Summary of ImageNet Classification With Deep Convolutional Neural Networks
This is a a summarize of the following article :ImageNet Classification with Deep Convolutional Neural Networks, required for Holberton School Project
Until recently, datasets of labeled images were relatively small — on the order of tens of thousands of images. Simple recognition tasks can be solved quite well with datasets of this size, especially if they are augmented with label-preserving transformations. But objects in realistic settings exhibit considerable variability, so to learn to recognize them it is necessary to use much larger training sets.
Convolutional neural networks constitute one class of models [16, 11, 13, 18, 15, 22, 26]. CNNs have been prohibitively expensive to apply in large scale to high-resolution images. Recent datasets such as ImageNet contain enough labeled examples to train such models without severe overfitting.
In this article, they wrote a highly-optimized GPU implementation of 2D convolution and all the other operations inherent in training convolutional neural networks. Their network contains a number of new features which improve its performance and reduce its training time. The size of their network made overfitting a significant problem, even with 1.2 million labeled examples.
They used a dataset of over 15 million labeled high-resolution images belonging to roughly 22,000 categories. The images were collected from the web and labeled by human labelers using Amazon’s Mechanical Turk crowd-sourcing tool.
In their architecture, they used the ReLU Nonlinearity for the CNN, training it with multiple GPUs. They also used the local response normalization and overlapping pooling techniques. And in order to reduce overfitting, they’ve choosed to use data augmentation and dropout techniques.
They trained their models using stochastic gradient descent with a batch size of 128 examples, momentum of 0.9, and weight decay of 0.0005. They found that this small amount of weight decay was important for the model to learn. In other words, weight decay here is not merely a regularizer: it reduces the model’s training error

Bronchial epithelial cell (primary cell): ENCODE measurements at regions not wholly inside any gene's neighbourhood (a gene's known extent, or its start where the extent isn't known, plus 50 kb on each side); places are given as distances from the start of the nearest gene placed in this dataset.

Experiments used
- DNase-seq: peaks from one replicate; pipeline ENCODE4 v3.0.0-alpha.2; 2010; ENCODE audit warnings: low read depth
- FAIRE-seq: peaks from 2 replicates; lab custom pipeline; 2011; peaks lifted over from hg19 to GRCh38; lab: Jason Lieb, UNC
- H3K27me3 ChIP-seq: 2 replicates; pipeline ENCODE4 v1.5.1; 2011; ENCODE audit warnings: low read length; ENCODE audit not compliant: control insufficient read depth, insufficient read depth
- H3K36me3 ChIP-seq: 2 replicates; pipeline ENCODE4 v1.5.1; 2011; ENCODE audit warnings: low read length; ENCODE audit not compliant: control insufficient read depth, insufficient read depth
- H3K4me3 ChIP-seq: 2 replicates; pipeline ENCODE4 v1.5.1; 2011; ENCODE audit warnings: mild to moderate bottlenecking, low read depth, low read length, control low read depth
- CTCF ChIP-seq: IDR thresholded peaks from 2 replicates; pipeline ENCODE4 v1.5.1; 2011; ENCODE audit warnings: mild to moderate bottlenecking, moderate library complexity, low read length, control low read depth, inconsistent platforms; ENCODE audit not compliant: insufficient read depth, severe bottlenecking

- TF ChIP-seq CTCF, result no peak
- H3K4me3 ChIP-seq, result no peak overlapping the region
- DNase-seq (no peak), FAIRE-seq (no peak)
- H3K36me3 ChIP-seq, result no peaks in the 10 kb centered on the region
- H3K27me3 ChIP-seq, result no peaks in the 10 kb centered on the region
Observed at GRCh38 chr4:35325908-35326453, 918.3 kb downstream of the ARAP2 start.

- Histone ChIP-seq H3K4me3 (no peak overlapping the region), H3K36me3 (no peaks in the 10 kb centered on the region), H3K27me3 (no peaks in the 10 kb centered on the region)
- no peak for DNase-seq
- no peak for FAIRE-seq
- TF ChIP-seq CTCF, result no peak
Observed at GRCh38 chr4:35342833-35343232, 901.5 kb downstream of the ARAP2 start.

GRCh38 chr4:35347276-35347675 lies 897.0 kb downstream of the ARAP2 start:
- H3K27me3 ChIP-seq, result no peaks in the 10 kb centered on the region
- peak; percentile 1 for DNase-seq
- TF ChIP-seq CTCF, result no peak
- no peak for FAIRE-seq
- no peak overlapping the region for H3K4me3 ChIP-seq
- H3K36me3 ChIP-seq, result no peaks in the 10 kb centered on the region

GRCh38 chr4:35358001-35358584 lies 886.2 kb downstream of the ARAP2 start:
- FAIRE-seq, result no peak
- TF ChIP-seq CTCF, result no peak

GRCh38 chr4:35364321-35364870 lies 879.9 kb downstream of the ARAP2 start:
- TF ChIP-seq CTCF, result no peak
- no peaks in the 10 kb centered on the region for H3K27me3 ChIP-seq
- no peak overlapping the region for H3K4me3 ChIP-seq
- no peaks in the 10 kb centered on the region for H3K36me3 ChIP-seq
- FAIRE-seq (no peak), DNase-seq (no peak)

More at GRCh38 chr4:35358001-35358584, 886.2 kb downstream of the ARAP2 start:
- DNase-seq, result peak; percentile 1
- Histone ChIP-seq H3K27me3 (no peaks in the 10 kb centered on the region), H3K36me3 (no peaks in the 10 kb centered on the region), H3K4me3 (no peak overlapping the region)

Their network achieves top-1 and top-5-test set error rates of 37.5% and 17.0%. The best performance achieved during the ILSVRC-2010 competition was 47.1% and 28.2% with an approach that averages the predictions produced from six sparse-coding models trained on different features.
Figure 3 shows the convolutional kernels learned by the network’s two data-connected layers. The network has learned a variety of frequency- and orientation-selective kernels, as well as various col-colored blobs.
Figure 4: (Left) Eight ILSVRC-2010 test images and the five labels considered most probable by their model. The correct labels are written under each image, and the probability assigned to the correct label is also shown with a red bar.
Even off-center objects, such as the mite, can be recognized by the net. Figure 4 shows five images from test set and six images from training set that are most similar to each of them according to this measure. They present the results for many more test images in the supplementary material.
Their results show that a large, deep convolutional neural network is capable of achieving record-breaking results on a highly challenging dataset using purely supervised learning. They still have many orders of magnitude to go in order to match the infero-temporal pathway of the human visual system.
It’s interesting to see the application of the Convolution and pooling methods, and also very pleasant to see what we’ve learned about optimization using dropout and data augmentation techniques. Even if their some concepts that I still need to understand correctly, this article brighten those concepts, it serves as a concrete example of how to use convolution on complex problematic with realistic settings. I’m hoping to see further more examples with Holberton School.